• et al.
      Clinical importance of Fontan circuit thrombus in the adult population: significant association with increased risk of cardiovascular events.
      They report their sizeable, single-centre, retrospective experience of adult Fontan patients who underwent cross-sectional imaging.
      • Sathananthan G.
      • Johal N.
      • Verma T.
      • et al.
      Clinical importance of Fontan circuit thrombus in the adult population: significant association with increased risk of cardiovascular events.
      Their data adds epidemiologic and phenotypic detail and the authors make the case for better recognition of Fontan thrombus as a manifestation of wider Fontan failure. It is an argument that carries weight.
      Thrombus in Fontan patients can be located in either the venous Fontan circuit and pulmonary arteries, or in the systemic arterial circulation, where it can cause stroke or peripheral embolism.
      • Attard C.
      • Huang J.
      • Monagle P.
      • Ignjatovic V.
      Pathophysiology of thrombosis and anticoagulation post Fontan surgery.
      Although Sathananthan et al. report that systemic arterial thrombus occurred in 10 patients, their study focused on thrombus in the venous Fontan circulation and its relation to clinical outcomes.
      • Sathananthan G.
      • Johal N.
      • Verma T.
      • et al.
      Clinical importance of Fontan circuit thrombus in the adult population: significant association with increased risk of cardiovascular events.
      Of the 67 Fontan patients who underwent cardiac magnetic resonance (CMR) or computed tomography (CT) imaging, 22% (15 patients) were diagnosed with Fontan circuit thrombosis. A significant proportion of patients with thrombus were already prescribed warfarin (40%) or aspirin (27%) at the time of diagnosis. As previously reported,
      • Egbe A.C.
      • Connolly H.M.
      • Niaz T.
      • et al.
      Prevalence and outcome of thrombotic and embolic complications in adults after Fontan operation.
      ,
      • Deshaies C.
      • Hamilton R.M.
      • Shohoudi A.
      • et al.
      Thromboembolic risk after atriopulmonary, lateral tunnel, and extracardiac conduit Fontan surgery.
      thrombosis was more frequent in older-style Fontan circuits than in more contemporary cavopulmonary pathways.
      • Sathananthan G.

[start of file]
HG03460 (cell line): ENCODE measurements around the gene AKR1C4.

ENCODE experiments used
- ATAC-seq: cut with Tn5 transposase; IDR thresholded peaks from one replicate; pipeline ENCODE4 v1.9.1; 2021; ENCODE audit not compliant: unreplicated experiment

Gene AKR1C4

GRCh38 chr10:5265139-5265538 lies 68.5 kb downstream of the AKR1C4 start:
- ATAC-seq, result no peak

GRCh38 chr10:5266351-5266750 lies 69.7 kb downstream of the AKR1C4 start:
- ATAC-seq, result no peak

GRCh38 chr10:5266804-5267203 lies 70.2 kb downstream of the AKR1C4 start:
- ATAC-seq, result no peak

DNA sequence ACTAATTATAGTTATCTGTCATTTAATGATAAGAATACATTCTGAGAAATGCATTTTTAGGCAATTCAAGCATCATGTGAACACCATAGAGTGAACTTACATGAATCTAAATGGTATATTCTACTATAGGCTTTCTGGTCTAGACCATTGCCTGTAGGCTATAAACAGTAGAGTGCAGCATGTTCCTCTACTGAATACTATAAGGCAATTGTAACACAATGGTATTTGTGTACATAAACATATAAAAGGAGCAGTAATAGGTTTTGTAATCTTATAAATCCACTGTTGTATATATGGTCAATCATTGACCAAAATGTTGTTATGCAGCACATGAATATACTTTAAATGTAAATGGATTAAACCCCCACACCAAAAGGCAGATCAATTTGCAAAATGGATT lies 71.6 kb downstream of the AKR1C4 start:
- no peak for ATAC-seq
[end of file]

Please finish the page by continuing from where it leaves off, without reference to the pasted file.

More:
• Johal N.
      • Verma T.
      • et al.
      Clinical importance of Fontan circuit thrombus in the adult population: significant association with increased risk of cardiovascular events.
      In this study, more patients with Fontan thrombus than without experienced the composite outcome of death, heart transplantation, or cardiac surgery (27% vs 8%) and thrombus was also linked, although less closely related to, softer indices of ill health.
      • Sathananthan G.
      • Johal N.
      • Verma T.
      • et al.
      Clinical importance of Fontan circuit thrombus in the adult population: significant association with increased risk of cardiovascular events.
      Previous studies have associated clinically apparent thromboembolic events to an increased risk of heart failure hospitalization and death or shown that a proportion of Fontan deaths are caused by thrombus.
      • Khairy P.
      • Fernandes S.M.
      • Mayer J.E.
      • et al.
      Long-term survival, modes of death, and predictors of mortality in patients with Fontan surgery.
      ,
      • Egbe A.C.
      • Connolly H.M.
      • Niaz T.
      • et al.
      Prevalence and outcome of thrombotic and embolic complications in adults after Fontan operation.
      However, this is the first study, to our knowledge, to attempt to estimate the overall prevalence of Fontan circuit thrombosis (clinically apparent and silent) and then investigate its significance.
      • Sathananthan G.
      • Johal N.
      • Verma T.
      • et al.
      Clinical importance of Fontan circuit thrombus in the adult population: significant association with increased risk of cardiovascular events.

      No Evidence of Thrombus? Until Proven Otherwise…

      The study from Sathananthan et al. contains important and new information about clinically silent Fontan thrombus (ie, thrombus present without clinical symptoms or signs and not seen on echocardiography).
      • Sathananthan G.
      • Johal N.
      • Verma T.
      • et al.
      Clinical importance of Fontan circuit thrombus in the adult population: significant association with increased risk of cardiovascular events.
      In their study, 40% of the thrombus detected on cross-sectional imaging was clinically silent and 14% of patients with no pretest suspicion were nevertheless diagnosed with Fontan thrombus when they underwent CMR or CT imaging.
      • Sathananthan G.
      • Johal N.
      • Verma T.
      • et al.
      Clinical importance of Fontan circuit thrombus in the adult population: significant association with increased risk of cardiovascular events.